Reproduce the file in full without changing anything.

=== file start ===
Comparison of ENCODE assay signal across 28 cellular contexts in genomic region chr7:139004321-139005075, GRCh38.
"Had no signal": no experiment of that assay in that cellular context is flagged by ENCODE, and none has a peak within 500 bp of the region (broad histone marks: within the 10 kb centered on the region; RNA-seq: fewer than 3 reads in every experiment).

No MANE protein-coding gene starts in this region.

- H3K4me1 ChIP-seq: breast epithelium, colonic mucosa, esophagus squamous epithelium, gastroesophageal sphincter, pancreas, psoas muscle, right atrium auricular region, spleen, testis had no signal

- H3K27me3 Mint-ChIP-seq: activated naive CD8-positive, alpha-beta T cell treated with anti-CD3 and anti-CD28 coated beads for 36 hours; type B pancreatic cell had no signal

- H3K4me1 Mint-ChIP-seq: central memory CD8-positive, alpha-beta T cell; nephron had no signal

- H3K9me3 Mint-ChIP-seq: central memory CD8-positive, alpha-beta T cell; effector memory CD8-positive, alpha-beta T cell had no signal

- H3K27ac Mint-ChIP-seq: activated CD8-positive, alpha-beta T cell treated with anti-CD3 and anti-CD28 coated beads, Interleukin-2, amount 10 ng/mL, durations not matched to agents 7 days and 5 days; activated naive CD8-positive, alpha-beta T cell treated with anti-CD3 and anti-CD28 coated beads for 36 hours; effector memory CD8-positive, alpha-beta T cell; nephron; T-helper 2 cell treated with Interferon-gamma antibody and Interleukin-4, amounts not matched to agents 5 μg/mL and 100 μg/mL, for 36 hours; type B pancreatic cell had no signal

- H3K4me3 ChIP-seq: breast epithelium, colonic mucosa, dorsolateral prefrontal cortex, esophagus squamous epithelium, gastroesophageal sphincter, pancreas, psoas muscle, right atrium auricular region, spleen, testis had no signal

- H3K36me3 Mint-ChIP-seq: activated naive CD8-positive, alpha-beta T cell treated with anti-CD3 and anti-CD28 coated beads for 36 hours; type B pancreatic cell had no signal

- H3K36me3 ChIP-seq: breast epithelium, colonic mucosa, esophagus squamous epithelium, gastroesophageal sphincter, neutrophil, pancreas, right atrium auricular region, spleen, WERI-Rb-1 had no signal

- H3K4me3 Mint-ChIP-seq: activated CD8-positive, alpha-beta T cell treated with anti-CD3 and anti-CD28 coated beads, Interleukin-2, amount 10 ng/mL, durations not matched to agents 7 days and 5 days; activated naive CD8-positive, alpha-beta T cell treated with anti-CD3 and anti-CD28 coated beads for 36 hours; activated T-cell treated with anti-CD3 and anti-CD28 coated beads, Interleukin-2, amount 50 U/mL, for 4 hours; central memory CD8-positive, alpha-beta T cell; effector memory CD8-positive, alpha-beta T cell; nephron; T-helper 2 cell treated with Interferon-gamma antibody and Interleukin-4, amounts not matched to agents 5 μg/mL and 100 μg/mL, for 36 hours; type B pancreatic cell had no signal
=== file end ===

Comparison of ENCODE assay signal across 28 cellular contexts in genomic region chr7:139004321-139005075, GRCh38.
"Had no signal": no experiment of that assay in that cellular context is flagged by ENCODE, and none has a peak within 500 bp of the region (broad histone marks: within the 10 kb centered on the region; RNA-seq: fewer than 3 reads in every experiment).

No MANE protein-coding gene starts in this region.

- H3K4me1 ChIP-seq: breast epithelium, colonic mucosa, esophagus squamous epithelium, gastroesophageal sphincter, pancreas, psoas muscle, right atrium auricular region, spleen, testis had no signal

- H3K27me3 Mint-ChIP-seq: activated naive CD8-positive, alpha-beta T cell treated with anti-CD3 and anti-CD28 coated beads for 36 hours; type B pancreatic cell had no signal

- H3K4me1 Mint-ChIP-seq: central memory CD8-positive, alpha-beta T cell; nephron had no signal

- H3K9me3 Mint-ChIP-seq: central memory CD8-positive, alpha-beta T cell; effector memory CD8-positive, alpha-beta T cell had no signal

- H3K27ac Mint-ChIP-seq: activated CD8-positive, alpha-beta T cell treated with anti-CD3 and anti-CD28 coated beads, Interleukin-2, amount 10 ng/mL, durations not matched to agents 7 days and 5 days; activated naive CD8-positive, alpha-beta T cell treated with anti-CD3 and anti-CD28 coated beads for 36 hours; effector memory CD8-positive, alpha-beta T cell; nephron; T-helper 2 cell treated with Interferon-gamma antibody and Interleukin-4, amounts not matched to agents 5 μg/mL and 100 μg/mL, for 36 hours; type B pancreatic cell had no signal

- H3K4me3 ChIP-seq: breast epithelium, colonic mucosa, dorsolateral prefrontal cortex, esophagus squamous epithelium, gastroesophageal sphincter, pancreas, psoas muscle, right atrium auricular region, spleen, testis had no signal

- H3K36me3 Mint-ChIP-seq: activated naive CD8-positive, alpha-beta T cell treated with anti-CD3 and anti-CD28 coated beads for 36 hours; type B pancreatic cell had no signal

- H3K36me3 ChIP-seq: breast epithelium, colonic mucosa, esophagus squamous epithelium, gastroesophageal sphincter, neutrophil, pancreas, right atrium auricular region, spleen, WERI-Rb-1 had no signal

- H3K4me3 Mint-ChIP-seq: activated CD8-positive, alpha-beta T cell treated with anti-CD3 and anti-CD28 coated beads, Interleukin-2, amount 10 ng/mL, durations not matched to agents 7 days and 5 days; activated naive CD8-positive, alpha-beta T cell treated with anti-CD3 and anti-CD28 coated beads for 36 hours; activated T-cell treated with anti-CD3 and anti-CD28 coated beads, Interleukin-2, amount 50 U/mL, for 4 hours; central memory CD8-positive, alpha-beta T cell; effector memory CD8-positive, alpha-beta T cell; nephron; T-helper 2 cell treated with Interferon-gamma antibody and Interleukin-4, amounts not matched to agents 5 μg/mL and 100 μg/mL, for 36 hours; type B pancreatic cell had no signal